The Central Bank of Kenya (CBK) has rejected bankers’ push to reinstate fees on transfer of cash between accounts and mobile phone wallets, even as it ended free M-Pesa transactions of up to Sh1,000.
The banking regulator yesterday offered relief to Safaricom after it opted not to extend the waiver of charges on M-Pesa transactions—which had cost telecommunications firm Sh9 billion in the six months to June.
But banks failed to lobby the CBK to return the fees of moving money between their mobile wallets and bank accounts that saw some like KCB Group lose Sh1.5 billion in the nine months to September.
The reliefs on mobile phone payments were introduced from March 16 to encourage cashless payments on mobile phones as part of efforts to contain the spread of the coronavirus.
“There will be no charges for transfers between mobile money wallets and bank accounts,” the CBK said in a statement yesterday
“Saccos regulated by the Sacco Societies Regulatory Authority (SASRA) may levy a charge for transfers between sacco accounts and mobile money wallets,” the banking regulator added.
Before the financial reliefs were introduced, most bank-to-M-Pesa transactions attracted fees ranging from Sh30 to Sh197.
Safaricom and banks were pushing for the CBK to involve them should the regulator decide to extend the tenure of free transactions beyond end of December.
The CBK had earlier announced the removal of charges on M-Pesa transactions of up to Sh1,000 from March 16 until June 30, a period when bank-to-mobile phone transactions would also be free.
The regulator later made a unilateral decision to extend the relief measures until December 31, drawing protests from Safaricom and banks who have lost billions of shillings to the free service.
Yesterday, the CBK said the free M-Pesa service had led to increased use of the mobile money transfer and added users to the telco’s cash service.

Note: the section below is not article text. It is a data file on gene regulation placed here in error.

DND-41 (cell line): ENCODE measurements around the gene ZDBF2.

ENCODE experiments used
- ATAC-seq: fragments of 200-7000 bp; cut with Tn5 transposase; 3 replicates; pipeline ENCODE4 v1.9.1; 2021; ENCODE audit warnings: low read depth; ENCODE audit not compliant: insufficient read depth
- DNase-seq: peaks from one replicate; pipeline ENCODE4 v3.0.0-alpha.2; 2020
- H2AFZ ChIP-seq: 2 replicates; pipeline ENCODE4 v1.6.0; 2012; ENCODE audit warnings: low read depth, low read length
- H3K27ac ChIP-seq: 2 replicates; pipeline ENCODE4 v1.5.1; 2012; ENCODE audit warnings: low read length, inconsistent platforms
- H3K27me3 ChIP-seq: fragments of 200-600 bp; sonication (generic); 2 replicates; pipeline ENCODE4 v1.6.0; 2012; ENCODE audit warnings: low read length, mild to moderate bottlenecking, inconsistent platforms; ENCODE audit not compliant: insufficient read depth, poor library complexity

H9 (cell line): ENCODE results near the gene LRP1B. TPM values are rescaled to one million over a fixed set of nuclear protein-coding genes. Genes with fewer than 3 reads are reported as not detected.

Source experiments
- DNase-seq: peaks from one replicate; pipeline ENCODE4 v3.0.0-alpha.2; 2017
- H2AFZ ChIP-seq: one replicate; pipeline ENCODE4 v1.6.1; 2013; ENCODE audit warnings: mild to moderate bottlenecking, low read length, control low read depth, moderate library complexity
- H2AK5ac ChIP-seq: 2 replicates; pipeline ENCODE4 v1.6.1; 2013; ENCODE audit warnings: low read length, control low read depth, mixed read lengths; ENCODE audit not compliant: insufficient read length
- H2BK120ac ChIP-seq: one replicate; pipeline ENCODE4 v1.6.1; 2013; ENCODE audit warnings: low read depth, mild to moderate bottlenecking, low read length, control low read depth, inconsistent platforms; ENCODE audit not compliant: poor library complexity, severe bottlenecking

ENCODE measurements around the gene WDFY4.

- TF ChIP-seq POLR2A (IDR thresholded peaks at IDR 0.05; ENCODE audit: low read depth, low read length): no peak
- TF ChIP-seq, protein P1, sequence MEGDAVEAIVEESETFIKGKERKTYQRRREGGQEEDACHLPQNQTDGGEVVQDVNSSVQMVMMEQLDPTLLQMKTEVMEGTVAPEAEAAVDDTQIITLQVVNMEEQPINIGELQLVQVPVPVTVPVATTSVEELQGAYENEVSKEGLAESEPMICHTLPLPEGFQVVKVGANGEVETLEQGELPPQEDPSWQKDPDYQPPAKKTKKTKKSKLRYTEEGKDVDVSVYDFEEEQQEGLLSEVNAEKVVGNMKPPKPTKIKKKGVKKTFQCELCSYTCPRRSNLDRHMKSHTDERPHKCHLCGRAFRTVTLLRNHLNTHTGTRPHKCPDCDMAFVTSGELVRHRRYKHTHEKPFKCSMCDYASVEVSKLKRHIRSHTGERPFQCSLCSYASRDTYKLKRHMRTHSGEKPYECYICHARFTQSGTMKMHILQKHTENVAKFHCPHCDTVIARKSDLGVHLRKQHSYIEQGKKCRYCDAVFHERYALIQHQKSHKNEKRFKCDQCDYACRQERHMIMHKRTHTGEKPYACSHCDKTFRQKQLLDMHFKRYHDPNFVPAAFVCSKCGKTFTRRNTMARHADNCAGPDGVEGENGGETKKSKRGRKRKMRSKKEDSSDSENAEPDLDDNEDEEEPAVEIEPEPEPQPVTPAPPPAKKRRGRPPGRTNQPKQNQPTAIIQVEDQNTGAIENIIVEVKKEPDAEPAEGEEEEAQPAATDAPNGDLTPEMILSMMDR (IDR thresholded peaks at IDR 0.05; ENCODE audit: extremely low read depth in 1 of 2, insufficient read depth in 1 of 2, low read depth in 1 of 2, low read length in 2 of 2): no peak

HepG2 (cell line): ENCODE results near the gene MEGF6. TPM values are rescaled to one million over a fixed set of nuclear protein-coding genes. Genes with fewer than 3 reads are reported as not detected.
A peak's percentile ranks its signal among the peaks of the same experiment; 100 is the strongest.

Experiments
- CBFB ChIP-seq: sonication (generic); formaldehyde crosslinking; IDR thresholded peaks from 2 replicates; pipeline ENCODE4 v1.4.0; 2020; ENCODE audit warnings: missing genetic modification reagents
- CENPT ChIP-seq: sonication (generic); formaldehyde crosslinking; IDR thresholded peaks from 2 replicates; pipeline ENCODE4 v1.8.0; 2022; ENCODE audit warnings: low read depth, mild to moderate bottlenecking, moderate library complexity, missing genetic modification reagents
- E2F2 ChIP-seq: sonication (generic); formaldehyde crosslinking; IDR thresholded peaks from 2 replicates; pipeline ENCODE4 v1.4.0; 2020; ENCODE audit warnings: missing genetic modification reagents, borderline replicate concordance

“Over this period the volume of transactions below Sh1,000 increased by 114 percent, while 2.8 million additional customers are using mobile money. Business-related transactions also recorded significant growth over the same period,” said the CBK.
Bankers also reckon said that the waiver of fees on bank-to-mobile phone transactions triggered an increase in deposits as small businesses embraced the digital channel and cut branch visits for cash deposits.
Safaricom’s chief executive, Peter Ndegwa, said last month that the telco was in advanced talks with the CBK over the resumption charges on low-value M-Pesa transactions.
Safaricom says that the free M-Pesa transfer cost it Sh9 billion in the six months to June, which saw the firm report a six percent drop in net profit to Sh33.07 billion—the first fall in nine years.
At Sh9 billion, the estimated revenue loss is equivalent to 25 percent of the Sh35.88 billion Safaricom made from the M-Pesa platform in the six months to September and 7.2 percent of total revenue in the same period.
Banks and Safaricom have been fearing that the CBK could extend the free service amid the spike in Covid-19 infections and fatalities.
Kenya has reported 66,723 confirmed cases of Covid-19 from 41,546 on October 12, reflecting a 60.6 percent growth. Deaths have increased to 1,203 from 777 a month ago, representing a 54.83 percent jump.
Local health officials have been warning of a second wave of the pandemic akin to what is happening in Europe where several countries have reinstated lockdowns or partial lockdowns to try to stem infections.
Soon after the CBK announced the extension of the relief measures to the end of the year, Safaricom unsuccessfully lobbied the regulator to make changes that would limit the revenue loss.
This came after the telco noticed that customers were splitting high-value M-Pesa transfers into multiple transactions to avoid paying any fees.
“What has happened a lot in those transactions below Sh1,000 is that people are starting to split transactions. If they want to send Sh60,000 they split it into 60 transactions. And believe it or not, people actually do that,” Safaricom said.